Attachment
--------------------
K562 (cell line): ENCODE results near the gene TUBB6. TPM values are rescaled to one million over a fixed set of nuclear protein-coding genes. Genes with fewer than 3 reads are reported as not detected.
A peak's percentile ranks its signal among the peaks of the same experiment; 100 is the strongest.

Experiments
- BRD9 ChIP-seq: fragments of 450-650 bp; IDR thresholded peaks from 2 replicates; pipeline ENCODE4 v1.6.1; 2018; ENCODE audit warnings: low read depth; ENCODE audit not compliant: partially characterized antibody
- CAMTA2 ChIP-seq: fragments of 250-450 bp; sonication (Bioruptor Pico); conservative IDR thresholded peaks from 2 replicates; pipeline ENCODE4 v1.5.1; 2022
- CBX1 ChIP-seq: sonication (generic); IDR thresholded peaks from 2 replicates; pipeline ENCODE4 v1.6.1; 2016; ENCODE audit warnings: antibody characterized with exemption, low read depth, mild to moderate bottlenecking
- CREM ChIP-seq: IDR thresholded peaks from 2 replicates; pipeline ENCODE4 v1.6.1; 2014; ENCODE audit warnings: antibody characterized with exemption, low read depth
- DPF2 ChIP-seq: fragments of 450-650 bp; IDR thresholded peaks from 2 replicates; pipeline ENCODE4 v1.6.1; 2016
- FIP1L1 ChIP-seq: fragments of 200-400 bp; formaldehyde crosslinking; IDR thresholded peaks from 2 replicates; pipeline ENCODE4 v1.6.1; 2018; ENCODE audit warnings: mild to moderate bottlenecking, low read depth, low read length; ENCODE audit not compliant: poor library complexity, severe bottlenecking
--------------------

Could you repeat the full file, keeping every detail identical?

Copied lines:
K562 (cell line): ENCODE results near the gene TUBB6. TPM values are rescaled to one million over a fixed set of nuclear protein-coding genes. Genes with fewer than 3 reads are reported as not detected.
A peak's percentile ranks its signal among the peaks of the same experiment; 100 is the strongest.

Experiments
- BRD9 ChIP-seq: fragments of 450-650 bp; IDR thresholded peaks from 2 replicates; pipeline ENCODE4 v1.6.1; 2018; ENCODE audit warnings: low read depth; ENCODE audit not compliant: partially characterized antibody
- CAMTA2 ChIP-seq: fragments of 250-450 bp; sonication (Bioruptor Pico); conservative IDR thresholded peaks from 2 replicates; pipeline ENCODE4 v1.5.1; 2022
- CBX1 ChIP-seq: sonication (generic); IDR thresholded peaks from 2 replicates; pipeline ENCODE4 v1.6.1; 2016; ENCODE audit warnings: antibody characterized with exemption, low read depth, mild to moderate bottlenecking
- CREM ChIP-seq: IDR thresholded peaks from 2 replicates; pipeline ENCODE4 v1.6.1; 2014; ENCODE audit warnings: antibody characterized with exemption, low read depth
- DPF2 ChIP-seq: fragments of 450-650 bp; IDR thresholded peaks from 2 replicates; pipeline ENCODE4 v1.6.1; 2016
- FIP1L1 ChIP-seq: fragments of 200-400 bp; formaldehyde crosslinking; IDR thresholded peaks from 2 replicates; pipeline ENCODE4 v1.6.1; 2018; ENCODE audit warnings: mild to moderate bottlenecking, low read depth, low read length; ENCODE audit not compliant: poor library complexity, severe bottlenecking